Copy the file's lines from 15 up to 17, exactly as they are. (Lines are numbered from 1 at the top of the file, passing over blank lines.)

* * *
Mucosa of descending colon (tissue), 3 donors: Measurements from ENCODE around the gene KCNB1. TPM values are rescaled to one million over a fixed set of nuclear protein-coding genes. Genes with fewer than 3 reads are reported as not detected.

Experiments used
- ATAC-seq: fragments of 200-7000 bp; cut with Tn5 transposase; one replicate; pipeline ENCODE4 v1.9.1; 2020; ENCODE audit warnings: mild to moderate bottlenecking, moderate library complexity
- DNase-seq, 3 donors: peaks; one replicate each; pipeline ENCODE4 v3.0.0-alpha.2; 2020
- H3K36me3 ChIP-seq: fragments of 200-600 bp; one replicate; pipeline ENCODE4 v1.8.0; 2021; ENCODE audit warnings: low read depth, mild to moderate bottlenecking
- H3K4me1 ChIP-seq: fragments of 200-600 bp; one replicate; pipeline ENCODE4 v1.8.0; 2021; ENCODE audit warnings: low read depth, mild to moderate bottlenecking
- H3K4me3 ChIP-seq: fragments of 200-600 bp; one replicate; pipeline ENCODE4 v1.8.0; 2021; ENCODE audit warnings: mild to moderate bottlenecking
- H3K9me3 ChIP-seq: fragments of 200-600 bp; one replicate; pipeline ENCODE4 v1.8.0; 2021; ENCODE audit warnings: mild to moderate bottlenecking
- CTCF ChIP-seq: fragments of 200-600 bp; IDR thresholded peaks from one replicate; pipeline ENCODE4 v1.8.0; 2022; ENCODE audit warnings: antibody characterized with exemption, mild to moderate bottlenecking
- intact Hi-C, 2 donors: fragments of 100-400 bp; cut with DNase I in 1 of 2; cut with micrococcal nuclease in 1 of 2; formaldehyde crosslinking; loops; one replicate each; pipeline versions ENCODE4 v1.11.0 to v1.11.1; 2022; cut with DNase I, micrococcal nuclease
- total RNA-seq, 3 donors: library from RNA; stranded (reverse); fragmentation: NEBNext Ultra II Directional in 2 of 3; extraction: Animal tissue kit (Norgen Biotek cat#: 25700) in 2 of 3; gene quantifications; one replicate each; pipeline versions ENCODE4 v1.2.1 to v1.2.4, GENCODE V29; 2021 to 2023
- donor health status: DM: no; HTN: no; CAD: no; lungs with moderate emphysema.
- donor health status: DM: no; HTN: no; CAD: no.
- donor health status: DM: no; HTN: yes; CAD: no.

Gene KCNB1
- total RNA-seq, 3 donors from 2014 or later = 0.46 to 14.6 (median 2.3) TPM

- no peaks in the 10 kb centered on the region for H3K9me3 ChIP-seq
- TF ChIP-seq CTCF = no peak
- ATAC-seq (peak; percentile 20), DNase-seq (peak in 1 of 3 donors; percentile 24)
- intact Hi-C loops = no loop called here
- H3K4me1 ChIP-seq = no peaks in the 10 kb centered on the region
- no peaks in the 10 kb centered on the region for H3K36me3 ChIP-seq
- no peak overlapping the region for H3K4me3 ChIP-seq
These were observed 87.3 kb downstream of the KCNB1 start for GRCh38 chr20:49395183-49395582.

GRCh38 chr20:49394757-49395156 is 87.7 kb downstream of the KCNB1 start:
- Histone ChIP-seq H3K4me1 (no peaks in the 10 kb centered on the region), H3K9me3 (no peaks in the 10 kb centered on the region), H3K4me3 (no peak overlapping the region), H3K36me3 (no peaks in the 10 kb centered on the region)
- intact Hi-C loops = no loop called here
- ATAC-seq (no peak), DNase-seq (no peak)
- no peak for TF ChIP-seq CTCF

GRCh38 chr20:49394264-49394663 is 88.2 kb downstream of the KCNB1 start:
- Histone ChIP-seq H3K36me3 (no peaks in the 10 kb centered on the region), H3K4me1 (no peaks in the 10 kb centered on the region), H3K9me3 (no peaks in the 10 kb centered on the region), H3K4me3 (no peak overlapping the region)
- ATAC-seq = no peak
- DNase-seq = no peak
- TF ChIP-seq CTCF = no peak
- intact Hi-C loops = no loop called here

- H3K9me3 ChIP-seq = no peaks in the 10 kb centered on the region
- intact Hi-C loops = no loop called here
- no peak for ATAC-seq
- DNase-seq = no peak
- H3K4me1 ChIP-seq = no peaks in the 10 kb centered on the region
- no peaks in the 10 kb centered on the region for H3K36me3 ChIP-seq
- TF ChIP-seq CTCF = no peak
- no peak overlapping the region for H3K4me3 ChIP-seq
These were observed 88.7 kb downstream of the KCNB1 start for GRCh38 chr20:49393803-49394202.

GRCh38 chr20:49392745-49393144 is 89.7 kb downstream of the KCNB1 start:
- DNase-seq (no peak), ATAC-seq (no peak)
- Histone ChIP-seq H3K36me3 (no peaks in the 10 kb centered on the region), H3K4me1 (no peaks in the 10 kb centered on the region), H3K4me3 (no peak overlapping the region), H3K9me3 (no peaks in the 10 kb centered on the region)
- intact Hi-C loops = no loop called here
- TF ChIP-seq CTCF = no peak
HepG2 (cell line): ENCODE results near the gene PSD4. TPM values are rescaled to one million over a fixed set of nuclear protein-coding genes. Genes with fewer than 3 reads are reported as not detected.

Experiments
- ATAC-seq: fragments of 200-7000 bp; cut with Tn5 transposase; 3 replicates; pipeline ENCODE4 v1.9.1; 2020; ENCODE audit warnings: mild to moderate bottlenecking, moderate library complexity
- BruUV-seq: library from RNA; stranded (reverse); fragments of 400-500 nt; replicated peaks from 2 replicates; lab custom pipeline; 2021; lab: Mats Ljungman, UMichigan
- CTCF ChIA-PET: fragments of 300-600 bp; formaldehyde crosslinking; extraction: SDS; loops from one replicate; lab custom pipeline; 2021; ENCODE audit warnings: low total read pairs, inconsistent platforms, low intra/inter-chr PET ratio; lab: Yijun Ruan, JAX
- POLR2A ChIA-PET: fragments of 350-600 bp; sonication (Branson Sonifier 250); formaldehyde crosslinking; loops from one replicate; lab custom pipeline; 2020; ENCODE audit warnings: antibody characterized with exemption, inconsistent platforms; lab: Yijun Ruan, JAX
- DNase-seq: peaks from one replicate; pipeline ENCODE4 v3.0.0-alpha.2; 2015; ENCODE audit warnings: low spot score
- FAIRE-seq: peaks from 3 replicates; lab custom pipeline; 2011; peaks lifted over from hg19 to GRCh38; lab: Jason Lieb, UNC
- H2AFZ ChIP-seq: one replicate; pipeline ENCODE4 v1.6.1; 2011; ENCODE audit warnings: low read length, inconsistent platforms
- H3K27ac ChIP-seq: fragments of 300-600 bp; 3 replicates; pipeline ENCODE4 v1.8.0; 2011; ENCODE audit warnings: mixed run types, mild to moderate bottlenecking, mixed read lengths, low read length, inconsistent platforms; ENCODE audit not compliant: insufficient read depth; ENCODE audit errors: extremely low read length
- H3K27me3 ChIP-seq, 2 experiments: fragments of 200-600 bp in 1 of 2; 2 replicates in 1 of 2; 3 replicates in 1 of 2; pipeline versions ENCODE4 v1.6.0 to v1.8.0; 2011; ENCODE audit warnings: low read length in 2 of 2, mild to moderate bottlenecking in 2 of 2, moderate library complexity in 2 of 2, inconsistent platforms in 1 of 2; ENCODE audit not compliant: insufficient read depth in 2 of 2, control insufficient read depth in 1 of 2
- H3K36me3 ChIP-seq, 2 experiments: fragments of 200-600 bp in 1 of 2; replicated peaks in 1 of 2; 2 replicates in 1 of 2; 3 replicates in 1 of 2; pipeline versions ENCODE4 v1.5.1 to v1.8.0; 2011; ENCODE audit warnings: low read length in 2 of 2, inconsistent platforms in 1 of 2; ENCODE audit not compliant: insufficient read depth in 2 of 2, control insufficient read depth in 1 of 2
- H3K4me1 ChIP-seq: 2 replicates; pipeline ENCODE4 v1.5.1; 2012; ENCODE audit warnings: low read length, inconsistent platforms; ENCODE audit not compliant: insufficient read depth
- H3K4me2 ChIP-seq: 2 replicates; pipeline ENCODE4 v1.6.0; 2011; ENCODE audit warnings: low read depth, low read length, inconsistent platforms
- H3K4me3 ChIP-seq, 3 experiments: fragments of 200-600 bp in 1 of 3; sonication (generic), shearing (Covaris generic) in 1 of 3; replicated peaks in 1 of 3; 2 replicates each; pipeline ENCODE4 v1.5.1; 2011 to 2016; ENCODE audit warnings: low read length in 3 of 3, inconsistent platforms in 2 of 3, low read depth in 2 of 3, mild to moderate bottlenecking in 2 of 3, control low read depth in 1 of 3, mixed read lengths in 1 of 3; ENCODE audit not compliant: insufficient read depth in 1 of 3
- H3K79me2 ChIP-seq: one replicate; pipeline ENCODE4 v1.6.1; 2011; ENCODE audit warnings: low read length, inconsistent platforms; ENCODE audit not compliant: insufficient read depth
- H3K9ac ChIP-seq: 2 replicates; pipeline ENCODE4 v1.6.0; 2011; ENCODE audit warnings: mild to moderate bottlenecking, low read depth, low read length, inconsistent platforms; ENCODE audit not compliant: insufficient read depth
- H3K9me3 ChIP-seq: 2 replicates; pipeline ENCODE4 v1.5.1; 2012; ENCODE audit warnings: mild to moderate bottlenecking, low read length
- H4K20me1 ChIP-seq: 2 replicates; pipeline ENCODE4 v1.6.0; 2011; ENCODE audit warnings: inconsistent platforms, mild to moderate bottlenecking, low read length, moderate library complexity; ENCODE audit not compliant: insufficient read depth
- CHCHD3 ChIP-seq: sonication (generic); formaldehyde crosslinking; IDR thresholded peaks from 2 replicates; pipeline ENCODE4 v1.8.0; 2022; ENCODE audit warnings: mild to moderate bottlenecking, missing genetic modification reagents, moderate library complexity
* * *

Gene KCNB1
- total RNA-seq, 3 donors from 2014 or later = 0.46 to 14.6 (median 2.3) TPM

- no peaks in the 10 kb centered on the region for H3K9me3 ChIP-seq